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April 13, 1992


The opinion of the court was delivered by: I. LEO GLASSER


 GLASSER, United States District Judge:

 On June 4, 1986, the petitioner, Fernando Arbelaez-Osorio, pleaded guilty to a charge that he, in violation of 21 U.S.C. § 841(a)(1), knowingly and intentionally possessed an unspecified amount of cocaine with intent to distribute. On July 29, 1986, Judge Henry Bramwell sentenced Arbelaez-Osorio to a fifteen-year term of imprisonment, a twenty-year term of special parole, a fine of $ 125,000.00, and a special assessment of $ 50.00. On August 25, 1988, this court granted Arbelaez-Osorio's motion under Federal Rule of Criminal Procedure 35(b) for a reduction of his sentence; at that time, this court reduced his term of imprisonment to twelve years. Arbelaez-Osorio now petitions this court, pursuant to 28 U.S.C. § 2255, for an order to vacate, to correct, or to set aside his sentence. However, the petition and the record of petitioner's guilty plea indicate conclusively that the petitioner is not entitled to relief; accordingly, an evidentiary hearing is not warranted, and the petition is denied in its entirety.

 1. Ineffective Assistance of Counsel

 Petitioner first predicates his motion on a claim of ineffective assistance of counsel. He contends that his attorney erroneously advised him that the court, in passing sentence on petitioner, would not consider any evidence of petitioner's alleged possession of a cache of 138 kilograms of cocaine; petitioner states that his lawyer advised him that the court would only consider that petitioner had been arrested with three kilograms of cocaine in his possession. It was on the basis of this representation, the petitioner avers, that he decided to enter a plea of guilty to the second count of a three-count indictment (possession with intent to distribute). Indeed, at the time that petitioner pleaded guilty to this second count, he had already withdrawn a guilty plea to the third count of the indictment; it was that third count that concerned the cache of over 130 kilograms of cocaine. The petitioner refers the court to that withdrawn guilty plea as evidence of his position that he would not have pleaded guilty to the second count of the indictment if his attorney had not told him that the sentencing court would not consider the allegations on which the third count was based.

 The sentencing court did indeed consider the evidence that underlay the third count when it sentenced petitioner on the second count. Judge Bramwell specifically credited the proffer by the government as to the petitioner's constructive possession of those 138 kilograms of cocaine, and -- in part on that consideration -- Judge Bramwell sentenced the petitioner to the maximum term of imprisonment on the second count of the indictment. Transcript of Sentencing, 7/29/86, at 24-26. It is the allegedly erroneous advice by his lawyer as to Judge Bramwell's consideration of that factor in sentencing that the petitioner now argues to have constituted ineffective assistance of counsel.

 A challenge based on a claim of ineffective assistance of counsel is a constitutional challenge. Strickland v. Washington, 466 U.S. 668, 684-87, 80 L. Ed. 2d 674, 104 S. Ct. 2052 (1984). By his plea of guilty, a defendant forfeits his rights to "raise independent claims relating to the deprivation of constitutional rights that occurred prior to the entry of the guilty plea." Tollett v. Henderson, 411 U.S. 258, 267, 36 L. Ed. 2d 235, 93 S. Ct. 1602 (1973). The petitioner may, however, attack the voluntary and intelligent character of his guilty plea by demonstrating that his attorney's "advice was not 'within the range of competence demanded of attorneys in criminal cases.'" Id. at 266-67 (quoting McMann v. Richardson, 397 U.S. 759, 771, 25 L. Ed. 2d 763, 90 S. Ct. 1441 (1970)). In Hill v. Lockhart, 474 U.S. 52, 58, 88 L. Ed. 2d 203, 106 S. Ct. 366 (1985), the Supreme Court held the two-part test of Strickland v. Washington, 466 U.S. 668, 80 L. Ed. 2d 674, 104 S. Ct. 2052 (1984), to apply to challenges of guilty pleas based on claims of ineffective assistance of counsel. To satisfy Strickland, a defendant must demonstrate "that counsel's representation fell below an objective standard of reasonableness" and "that there is a reasonable probability that, but for counsel's unprofessional errors, the result of the proceeding would have been different." Strickland, 466 U.S. at 687-88, 694.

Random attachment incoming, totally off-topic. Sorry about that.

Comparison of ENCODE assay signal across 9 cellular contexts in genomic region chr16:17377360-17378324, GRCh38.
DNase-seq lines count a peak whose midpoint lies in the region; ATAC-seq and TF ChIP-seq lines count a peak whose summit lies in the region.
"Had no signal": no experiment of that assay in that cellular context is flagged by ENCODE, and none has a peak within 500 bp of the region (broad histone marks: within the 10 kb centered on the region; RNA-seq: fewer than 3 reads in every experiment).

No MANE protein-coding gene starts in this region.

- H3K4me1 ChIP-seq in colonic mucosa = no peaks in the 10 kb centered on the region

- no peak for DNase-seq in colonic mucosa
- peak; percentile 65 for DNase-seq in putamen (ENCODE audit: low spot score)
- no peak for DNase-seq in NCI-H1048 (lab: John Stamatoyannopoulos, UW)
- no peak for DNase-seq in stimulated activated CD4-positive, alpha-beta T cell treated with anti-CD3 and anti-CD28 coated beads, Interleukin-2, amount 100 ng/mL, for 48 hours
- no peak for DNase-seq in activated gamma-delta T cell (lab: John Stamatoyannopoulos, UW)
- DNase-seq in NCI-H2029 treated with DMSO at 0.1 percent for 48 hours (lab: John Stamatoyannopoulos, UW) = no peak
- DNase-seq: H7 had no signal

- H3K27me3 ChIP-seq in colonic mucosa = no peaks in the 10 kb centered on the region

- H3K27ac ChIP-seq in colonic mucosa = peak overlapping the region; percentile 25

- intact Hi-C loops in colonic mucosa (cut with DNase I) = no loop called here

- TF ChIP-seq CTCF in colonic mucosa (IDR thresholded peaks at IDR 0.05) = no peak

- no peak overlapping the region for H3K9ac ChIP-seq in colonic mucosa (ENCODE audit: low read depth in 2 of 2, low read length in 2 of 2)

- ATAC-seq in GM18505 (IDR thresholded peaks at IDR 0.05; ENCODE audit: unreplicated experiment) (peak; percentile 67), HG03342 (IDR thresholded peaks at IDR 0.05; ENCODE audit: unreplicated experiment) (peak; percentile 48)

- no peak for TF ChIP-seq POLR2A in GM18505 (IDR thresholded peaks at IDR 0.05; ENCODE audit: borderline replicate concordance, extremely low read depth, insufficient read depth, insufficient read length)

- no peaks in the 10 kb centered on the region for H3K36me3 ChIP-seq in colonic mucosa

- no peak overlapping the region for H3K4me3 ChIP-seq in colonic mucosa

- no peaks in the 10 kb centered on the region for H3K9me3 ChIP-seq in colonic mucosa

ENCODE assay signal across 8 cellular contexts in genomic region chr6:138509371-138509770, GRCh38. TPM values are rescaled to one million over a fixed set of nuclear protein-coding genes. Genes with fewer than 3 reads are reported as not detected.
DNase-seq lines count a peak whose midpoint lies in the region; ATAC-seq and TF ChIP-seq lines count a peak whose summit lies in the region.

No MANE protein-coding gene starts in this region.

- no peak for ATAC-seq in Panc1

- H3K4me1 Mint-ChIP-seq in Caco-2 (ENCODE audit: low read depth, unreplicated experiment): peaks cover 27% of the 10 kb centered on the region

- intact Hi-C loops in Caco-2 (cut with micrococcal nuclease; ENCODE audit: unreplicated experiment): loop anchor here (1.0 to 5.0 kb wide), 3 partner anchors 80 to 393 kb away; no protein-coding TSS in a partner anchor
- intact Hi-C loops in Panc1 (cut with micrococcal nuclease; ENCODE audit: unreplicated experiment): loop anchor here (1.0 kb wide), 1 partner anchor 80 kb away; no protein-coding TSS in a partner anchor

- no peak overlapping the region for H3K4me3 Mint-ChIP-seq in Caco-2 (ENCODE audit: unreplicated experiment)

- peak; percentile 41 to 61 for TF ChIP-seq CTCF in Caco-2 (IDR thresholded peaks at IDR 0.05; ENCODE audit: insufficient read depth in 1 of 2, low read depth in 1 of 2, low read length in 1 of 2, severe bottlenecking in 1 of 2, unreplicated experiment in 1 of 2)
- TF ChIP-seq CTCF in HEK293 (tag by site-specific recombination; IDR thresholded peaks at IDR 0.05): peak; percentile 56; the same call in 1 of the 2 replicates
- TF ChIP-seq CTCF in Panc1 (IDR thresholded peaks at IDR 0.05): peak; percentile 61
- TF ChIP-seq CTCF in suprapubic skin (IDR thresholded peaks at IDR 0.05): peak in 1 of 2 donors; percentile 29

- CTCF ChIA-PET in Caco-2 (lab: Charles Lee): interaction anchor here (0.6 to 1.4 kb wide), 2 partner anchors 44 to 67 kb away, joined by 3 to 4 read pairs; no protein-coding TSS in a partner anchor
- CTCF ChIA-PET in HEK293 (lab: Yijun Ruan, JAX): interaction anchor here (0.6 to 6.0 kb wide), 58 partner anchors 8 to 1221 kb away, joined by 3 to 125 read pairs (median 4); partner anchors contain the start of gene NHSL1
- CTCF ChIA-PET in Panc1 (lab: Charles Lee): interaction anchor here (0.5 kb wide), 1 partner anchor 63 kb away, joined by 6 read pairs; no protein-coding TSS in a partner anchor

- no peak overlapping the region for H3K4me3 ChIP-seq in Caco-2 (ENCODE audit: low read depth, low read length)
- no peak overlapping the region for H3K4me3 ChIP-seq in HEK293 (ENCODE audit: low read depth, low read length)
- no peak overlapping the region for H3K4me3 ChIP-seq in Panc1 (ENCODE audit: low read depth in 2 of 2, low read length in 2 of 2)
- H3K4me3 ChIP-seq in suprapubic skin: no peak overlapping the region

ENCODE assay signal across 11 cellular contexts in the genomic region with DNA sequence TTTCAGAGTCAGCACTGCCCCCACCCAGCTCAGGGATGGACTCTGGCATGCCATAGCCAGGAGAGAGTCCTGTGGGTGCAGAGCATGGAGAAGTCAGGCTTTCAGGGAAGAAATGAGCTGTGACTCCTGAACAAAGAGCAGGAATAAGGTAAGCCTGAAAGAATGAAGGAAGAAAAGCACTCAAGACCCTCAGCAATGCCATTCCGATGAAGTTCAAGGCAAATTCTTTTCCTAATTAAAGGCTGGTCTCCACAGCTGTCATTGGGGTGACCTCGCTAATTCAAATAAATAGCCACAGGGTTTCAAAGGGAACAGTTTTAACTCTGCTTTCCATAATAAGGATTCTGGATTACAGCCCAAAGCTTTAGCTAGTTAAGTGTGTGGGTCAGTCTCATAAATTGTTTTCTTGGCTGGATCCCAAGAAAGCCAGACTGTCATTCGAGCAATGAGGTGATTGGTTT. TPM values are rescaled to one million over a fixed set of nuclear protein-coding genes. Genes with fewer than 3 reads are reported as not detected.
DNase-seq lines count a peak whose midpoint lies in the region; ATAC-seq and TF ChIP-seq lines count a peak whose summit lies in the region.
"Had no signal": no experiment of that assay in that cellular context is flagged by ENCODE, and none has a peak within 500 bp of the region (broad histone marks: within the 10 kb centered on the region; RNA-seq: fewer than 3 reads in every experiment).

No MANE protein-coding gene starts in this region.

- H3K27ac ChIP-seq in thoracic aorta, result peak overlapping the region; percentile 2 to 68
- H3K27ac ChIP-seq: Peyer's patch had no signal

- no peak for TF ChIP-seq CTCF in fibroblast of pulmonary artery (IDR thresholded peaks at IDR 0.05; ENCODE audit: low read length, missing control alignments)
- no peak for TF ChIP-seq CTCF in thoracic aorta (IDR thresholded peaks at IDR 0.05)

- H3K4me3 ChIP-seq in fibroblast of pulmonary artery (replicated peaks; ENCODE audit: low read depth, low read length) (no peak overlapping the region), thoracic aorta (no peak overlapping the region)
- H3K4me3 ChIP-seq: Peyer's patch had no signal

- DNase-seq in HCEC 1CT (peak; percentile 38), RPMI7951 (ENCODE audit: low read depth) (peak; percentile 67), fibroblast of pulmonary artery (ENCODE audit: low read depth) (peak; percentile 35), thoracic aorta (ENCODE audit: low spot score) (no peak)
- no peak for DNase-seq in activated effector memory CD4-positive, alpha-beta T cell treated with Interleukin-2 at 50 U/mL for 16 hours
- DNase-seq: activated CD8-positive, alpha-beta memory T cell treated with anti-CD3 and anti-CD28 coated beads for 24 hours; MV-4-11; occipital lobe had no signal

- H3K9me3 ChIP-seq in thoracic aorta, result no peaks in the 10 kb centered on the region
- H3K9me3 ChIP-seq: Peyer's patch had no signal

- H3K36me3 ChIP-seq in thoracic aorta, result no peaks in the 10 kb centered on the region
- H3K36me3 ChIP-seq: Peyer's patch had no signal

The petitioner refers this court to United States v. Rodriguez-Luna, 937 F.2d 1208, 1215 n.8 (7th Cir. 1991), for the proposition that the error of counsel alleged here -- that is, misadvice about conduct that may be considered at sentencing -- can suffice to establish a claim of ineffective assistance of counsel. However, this court notes initially that the court in Rodriguez-Luna appeared to be concerned primarily with such erroneous advice in the context of offenses to which the sentencing guidelines apply. In those cases, consideration of alleged offenses of which a defendant has not been convicted may increase a base offense level; hence, a defendant in that circumstance could be confronted with a sentencing guideline range with a higher maximum than his lawyer may have led him to expect. However, in the context of offenses to which the guidelines do not apply -- such as that of this petitioner -- the uncharged crimes do not increase the statutorily prescribed maximum sentence; as such, the defendant may receive a sentence more harsh than that predicted by his attorney, but the maximum possible sentence -- fixed, as it is, by statute -- should conform to his understanding and to his expectations. Thus, the Rodriguez-Luna analysis about this genre of error by counsel applies with greater force to the case of an offense in which the sentencing is conducted under the strictures of the guidelines.

 Moreover, the law of the Second Circuit has been clear both before and after the imposition of the guidelines that "a defendant [is] not entitled to withdraw a guilty plea simply because his attorney erroneously predicted his sentence." United States v. Sweeney, 878 F.2d 68, 70 (2d Cir. 1989). This principle is particularly applicable in those cases when the court informs a defendant of the maximum possible sentence that he may receive before it accepts his guilty plea. Wojtowicz v. United States, 550 F.2d 786, 792 (2d Cir.), cert. denied, 431 U.S. 972, 53 L. Ed. 2d 1071, 97 S. Ct. 2938 (1977). To the extent that misguidance about sentencing factors is only an element of an attorney's prediction as to a defendant's sentence, such misguidance is clearly the lesser error and is, accordingly, subsumed by the Sweeney and the Wojtowicz analyses.